Hot water extraction of wood at elevated temperatures may be a suitable method to produce hemicellulose-lean pulps and to recover xylan-derived products from the water extract. In this study, water extractions of birch wood were conducted at temperatures between 180 and 240 °C in a batch reactor. Xylan was extensively removed, whereas cellulose was partly degraded only at temperatures above 180 °C. Under severe extraction conditions, acetic acid content in the water extract was higher than the corresponding amount of acetyl groups in wood. In addition to oligo- and monosaccharides, considerable amounts of furfural and 5-hydroxymethylfurfural (HMF) were recovered from the extracts. After reaching a maximum, the furfural yield remained constant with increasing extraction time. This maximum slightly decreased with increasing extraction temperature, suggesting the preferential formation of secondary degradation products from xylose. Kinetic models fitting experimental data are proposed to explain degradation and conversion reactions of xylan and glucan.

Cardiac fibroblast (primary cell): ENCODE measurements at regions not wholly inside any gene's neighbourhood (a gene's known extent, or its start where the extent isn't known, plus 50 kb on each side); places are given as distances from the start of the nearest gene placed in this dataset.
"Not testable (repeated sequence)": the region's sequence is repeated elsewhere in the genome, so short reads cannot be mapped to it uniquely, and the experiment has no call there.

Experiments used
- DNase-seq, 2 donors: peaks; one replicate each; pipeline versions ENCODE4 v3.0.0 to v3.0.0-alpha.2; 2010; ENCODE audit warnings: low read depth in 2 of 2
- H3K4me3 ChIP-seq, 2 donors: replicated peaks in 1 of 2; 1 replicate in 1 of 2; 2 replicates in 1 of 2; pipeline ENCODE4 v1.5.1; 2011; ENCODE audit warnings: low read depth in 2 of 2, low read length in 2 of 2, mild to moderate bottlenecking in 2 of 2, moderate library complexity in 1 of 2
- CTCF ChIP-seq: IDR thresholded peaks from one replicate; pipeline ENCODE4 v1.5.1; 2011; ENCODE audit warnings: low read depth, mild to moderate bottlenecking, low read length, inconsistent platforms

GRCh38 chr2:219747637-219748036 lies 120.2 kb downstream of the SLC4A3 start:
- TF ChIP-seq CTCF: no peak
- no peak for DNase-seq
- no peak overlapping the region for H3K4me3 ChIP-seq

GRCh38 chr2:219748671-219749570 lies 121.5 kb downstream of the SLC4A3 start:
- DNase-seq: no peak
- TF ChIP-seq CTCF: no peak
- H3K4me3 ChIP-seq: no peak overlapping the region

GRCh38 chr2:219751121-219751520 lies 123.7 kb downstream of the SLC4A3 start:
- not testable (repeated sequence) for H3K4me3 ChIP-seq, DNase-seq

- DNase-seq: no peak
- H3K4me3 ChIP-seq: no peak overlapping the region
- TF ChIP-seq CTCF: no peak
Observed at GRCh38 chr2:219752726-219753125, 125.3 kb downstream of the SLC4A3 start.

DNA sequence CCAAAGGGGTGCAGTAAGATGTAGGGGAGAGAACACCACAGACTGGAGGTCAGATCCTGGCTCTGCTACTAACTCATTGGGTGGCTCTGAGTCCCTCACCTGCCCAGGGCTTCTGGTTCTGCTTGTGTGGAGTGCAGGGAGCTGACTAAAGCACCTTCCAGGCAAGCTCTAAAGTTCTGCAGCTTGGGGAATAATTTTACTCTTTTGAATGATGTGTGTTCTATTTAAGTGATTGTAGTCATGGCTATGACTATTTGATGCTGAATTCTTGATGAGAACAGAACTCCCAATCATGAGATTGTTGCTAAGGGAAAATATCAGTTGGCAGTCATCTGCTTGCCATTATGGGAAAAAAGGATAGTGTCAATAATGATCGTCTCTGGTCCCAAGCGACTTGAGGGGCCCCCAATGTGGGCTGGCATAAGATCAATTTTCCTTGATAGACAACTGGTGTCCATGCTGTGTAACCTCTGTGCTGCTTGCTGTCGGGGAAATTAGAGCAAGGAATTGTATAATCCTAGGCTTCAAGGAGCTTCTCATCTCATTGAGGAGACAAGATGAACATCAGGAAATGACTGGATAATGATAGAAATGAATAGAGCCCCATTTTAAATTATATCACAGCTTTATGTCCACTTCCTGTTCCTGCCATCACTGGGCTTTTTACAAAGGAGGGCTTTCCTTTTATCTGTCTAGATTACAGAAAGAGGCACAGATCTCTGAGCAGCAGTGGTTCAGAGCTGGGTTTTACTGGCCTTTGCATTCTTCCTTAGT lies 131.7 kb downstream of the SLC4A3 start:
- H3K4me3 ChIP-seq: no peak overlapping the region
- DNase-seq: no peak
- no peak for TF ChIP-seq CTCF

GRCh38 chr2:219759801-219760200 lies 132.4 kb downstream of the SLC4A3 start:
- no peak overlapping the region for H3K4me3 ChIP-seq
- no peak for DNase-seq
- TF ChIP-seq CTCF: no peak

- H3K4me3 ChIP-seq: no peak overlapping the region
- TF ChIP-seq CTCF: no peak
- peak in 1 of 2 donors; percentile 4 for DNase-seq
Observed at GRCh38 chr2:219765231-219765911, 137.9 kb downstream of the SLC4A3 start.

|Number of pages||9|
|Publication status||Published - Nov 2011|
|MoE publication type||A1 Journal article-refereed|
- Wood fractionation